Kakadu Attractions: Dreamtime Stories
Kakadu Attractions: Dreamtime Stories
Dreamtime Stories

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Warradjan Cultural Centre

Dreamtime Stories

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Dreamtime Stories

The world always existed. To the Gagudju People, however, it had no shape, no life until the dormant creator spirits awoke - until the Dreamtime.

Dreamtime is an intricate Aboriginal belief that explains the mystery of creation.

"Tales of the Dreaming" tell of this creation - offering explanations for the existence of different kinds of animals, the first human beings, the unique landscape, the wonder of the seasons, the endless sky...

Once their creative efforts were over, the spirit ancestors remained, turning themselves into rocks, pools, paintings, and other special places. In these sacred districts, the Gagudju and the land continue to draw strength. These are the Dreaming sites.

ALMUDJ - The Rainbow Serpent

Almudj the Rainbow Serpent, also known as Ngalyod, was a major creator being. She created passages through rocks and formed waterholes in the Kakadu landscape. She split rock faces and created ranges of hills.

But unlike other Dreamtime figures, she did not change her form. Long ago, Almudj carved a deep gash through the escarpment. She moved through a ravine. The entrance was guarded by a rock and the ravine ended at a waterfall. She chose this place as her home.

The Gagudju know where the Rainbow Serpent still lives - at a place called Djuwarr. Water flows along cracks atop a plateau, forms into many pools, and then falls to the base of a barren rock face. Beneath Djuwarr Rock, at the foot of this waterfall, in a deep, dark pool surrounded on three sides by sheer cliffs, Almudj the Rainbow Serpent lives.

Almudj brings forth the wet season, causing all forms of life to multiply. Almudj can arise from the bottomless pool. She can flood the land. Sometimes, she can be seen, standing on her tail. In the sky a rainbow is formed.

While a creative force, Almudj is also one of the most feared. If she is disturbed, her anger can be aroused to show that she is still a great creator. Anyone who has broken any law can be drowned in floods she brings forth.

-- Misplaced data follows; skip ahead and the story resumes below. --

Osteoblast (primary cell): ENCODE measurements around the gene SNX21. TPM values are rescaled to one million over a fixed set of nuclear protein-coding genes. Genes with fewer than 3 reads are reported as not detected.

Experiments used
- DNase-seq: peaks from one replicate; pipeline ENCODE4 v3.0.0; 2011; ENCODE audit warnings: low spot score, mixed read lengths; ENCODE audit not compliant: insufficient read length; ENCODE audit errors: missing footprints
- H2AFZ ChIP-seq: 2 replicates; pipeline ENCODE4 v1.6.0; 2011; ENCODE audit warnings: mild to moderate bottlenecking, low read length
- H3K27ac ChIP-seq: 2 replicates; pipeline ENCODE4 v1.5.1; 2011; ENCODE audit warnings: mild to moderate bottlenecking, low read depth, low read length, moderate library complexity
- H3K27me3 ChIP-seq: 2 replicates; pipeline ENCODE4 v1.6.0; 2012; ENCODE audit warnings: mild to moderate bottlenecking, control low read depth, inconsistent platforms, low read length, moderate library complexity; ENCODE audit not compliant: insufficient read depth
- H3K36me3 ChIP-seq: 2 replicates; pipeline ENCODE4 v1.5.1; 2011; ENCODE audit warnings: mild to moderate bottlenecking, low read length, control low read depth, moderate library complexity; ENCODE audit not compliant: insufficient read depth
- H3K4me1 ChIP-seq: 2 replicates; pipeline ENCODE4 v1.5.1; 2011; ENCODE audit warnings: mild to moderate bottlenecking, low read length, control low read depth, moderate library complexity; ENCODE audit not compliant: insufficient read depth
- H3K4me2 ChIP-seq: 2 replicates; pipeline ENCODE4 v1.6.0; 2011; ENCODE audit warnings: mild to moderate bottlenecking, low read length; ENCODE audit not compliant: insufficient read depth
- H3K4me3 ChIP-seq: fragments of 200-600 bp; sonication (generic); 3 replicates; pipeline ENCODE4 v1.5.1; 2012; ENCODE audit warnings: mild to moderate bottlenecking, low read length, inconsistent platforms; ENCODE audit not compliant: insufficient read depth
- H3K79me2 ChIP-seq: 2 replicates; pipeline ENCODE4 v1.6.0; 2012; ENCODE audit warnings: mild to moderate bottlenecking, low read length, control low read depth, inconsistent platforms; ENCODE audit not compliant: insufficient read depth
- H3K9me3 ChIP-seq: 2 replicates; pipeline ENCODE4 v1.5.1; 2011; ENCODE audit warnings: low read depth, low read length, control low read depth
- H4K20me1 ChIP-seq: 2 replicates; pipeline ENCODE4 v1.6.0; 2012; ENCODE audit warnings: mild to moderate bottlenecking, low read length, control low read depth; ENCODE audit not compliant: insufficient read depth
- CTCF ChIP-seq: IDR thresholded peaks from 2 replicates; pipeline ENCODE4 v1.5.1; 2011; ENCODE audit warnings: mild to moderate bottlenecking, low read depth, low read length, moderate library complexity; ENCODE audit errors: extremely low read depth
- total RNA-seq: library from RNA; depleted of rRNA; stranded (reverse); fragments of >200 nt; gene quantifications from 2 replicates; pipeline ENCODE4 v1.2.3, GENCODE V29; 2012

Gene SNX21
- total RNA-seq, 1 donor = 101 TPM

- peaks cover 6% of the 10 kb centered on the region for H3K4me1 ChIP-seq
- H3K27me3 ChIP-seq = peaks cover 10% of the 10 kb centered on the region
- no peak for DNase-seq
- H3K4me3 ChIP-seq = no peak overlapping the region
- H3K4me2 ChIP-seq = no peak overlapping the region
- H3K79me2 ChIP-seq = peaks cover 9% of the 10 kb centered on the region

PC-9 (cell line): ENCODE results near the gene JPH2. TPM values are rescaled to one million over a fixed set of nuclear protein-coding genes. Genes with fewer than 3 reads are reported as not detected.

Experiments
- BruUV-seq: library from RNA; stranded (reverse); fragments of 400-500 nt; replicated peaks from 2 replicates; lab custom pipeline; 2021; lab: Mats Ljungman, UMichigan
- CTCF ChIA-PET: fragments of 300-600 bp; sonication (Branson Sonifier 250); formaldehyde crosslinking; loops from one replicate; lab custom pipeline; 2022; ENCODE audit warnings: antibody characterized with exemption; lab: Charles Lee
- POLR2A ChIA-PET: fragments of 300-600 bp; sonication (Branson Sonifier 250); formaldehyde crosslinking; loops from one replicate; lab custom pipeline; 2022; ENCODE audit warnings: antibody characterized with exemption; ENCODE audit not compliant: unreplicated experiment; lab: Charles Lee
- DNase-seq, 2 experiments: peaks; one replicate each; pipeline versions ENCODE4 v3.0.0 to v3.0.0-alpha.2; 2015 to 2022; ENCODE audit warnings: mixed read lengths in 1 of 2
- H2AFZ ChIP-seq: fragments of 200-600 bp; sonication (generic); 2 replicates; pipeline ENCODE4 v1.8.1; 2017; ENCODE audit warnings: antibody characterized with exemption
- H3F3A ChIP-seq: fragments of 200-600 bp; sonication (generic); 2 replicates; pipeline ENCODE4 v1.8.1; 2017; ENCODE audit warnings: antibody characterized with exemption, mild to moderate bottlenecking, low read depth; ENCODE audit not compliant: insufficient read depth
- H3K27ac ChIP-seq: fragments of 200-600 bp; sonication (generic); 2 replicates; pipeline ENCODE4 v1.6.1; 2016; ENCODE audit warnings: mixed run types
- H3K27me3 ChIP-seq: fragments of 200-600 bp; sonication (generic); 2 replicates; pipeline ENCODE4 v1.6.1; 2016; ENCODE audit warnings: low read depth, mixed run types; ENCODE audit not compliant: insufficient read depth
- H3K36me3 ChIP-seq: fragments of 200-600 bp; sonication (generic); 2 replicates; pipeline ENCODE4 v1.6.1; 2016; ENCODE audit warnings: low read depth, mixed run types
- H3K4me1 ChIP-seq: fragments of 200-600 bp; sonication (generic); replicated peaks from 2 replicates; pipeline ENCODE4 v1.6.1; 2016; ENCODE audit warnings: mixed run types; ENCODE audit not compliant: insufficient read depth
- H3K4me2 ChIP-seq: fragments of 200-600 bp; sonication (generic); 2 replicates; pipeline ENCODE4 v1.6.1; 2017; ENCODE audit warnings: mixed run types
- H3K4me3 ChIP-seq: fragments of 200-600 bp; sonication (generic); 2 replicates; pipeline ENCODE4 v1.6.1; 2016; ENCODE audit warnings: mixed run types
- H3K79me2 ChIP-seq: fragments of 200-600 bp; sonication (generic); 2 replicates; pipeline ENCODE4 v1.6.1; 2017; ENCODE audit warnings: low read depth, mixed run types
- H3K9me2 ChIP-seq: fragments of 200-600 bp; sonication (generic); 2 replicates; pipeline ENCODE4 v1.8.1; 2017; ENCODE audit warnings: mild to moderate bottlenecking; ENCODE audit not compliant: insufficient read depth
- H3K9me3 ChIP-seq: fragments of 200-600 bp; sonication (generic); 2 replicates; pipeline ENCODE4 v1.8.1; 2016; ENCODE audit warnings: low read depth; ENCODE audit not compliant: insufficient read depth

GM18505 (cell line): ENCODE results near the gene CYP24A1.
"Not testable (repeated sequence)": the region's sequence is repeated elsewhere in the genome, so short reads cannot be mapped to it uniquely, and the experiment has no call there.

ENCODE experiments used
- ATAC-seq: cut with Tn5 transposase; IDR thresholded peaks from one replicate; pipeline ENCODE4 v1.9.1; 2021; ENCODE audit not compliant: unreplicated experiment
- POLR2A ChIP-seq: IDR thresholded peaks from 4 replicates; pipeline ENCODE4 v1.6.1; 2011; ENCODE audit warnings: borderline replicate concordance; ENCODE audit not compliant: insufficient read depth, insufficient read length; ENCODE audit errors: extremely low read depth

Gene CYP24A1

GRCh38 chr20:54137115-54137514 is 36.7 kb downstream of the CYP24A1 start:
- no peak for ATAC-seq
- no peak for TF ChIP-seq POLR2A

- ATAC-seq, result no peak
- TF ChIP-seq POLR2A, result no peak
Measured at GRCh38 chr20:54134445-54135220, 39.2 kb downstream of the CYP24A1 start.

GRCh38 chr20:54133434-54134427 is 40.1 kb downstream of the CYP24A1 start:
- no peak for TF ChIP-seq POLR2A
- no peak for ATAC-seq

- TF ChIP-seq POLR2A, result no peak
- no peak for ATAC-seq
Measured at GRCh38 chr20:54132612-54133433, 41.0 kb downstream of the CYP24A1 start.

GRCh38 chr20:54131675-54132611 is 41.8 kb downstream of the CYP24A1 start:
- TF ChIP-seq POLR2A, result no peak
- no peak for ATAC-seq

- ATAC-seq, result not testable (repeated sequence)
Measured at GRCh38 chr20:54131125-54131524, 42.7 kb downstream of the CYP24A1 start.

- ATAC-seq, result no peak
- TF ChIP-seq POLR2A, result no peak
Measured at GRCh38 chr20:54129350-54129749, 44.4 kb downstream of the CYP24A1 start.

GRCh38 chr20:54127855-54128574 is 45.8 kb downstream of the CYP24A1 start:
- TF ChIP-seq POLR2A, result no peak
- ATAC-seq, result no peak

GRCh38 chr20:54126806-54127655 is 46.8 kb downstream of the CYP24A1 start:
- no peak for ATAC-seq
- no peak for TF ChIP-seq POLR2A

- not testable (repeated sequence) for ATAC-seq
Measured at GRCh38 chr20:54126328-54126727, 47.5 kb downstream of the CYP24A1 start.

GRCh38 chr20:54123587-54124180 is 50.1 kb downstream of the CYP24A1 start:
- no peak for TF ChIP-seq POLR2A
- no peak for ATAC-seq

Almudj should not be sought. Her image, though, can be seen as one of the dominant subjects of rock paintings. At the end of the pre-estuarine period of rock paintings, the Yam Figures developed - rock images that transposed yams into human and animal forms. The Rainbow Serpent was often painted at this time. Changes in the physical environment, rising sea levels, brought about a reliance on yams... yams needed water... Almudj provided.

These paintings of Almudj are around 10,000 years old. Still a major part of modern Gagudju ritual, Almudj is consequently the longest held religious belief in the world.

GINGA The Estuarine or Saltwater Crocodile

In the beginning of creation, Ginga was also a man.

One day he was sleeping, warmed by a fire made near a billabong. Accidentally, his back caught fire. He dashed into the water. The fire and water formed blister-like lumps on his back. He turned himself into a crocodile. The ragged edge of Ginga's back is today seen emerging from billabongs and nestled on riverbanks.

The giant crocodile, Ginga, also helped form the Kakadu landscape. He carved his way through rocks to get to the East Alligator River. After finishing his creative act, he did not disappear. He turned himself into a rocky ridge, which still shows his lumpy back in a place known as Djirringbal.

Perhaps the broad snout enabled Ginga to so deftly create the landscape. It is this wide snout that distinguishes the larger saltwater crocodile from the freshwater crocodile.

Ginga is at home during monsoon season. In coastal swamps, and as far inland as the billabongs and creeks, Ginga are seen stalking geese stranded by rising waters.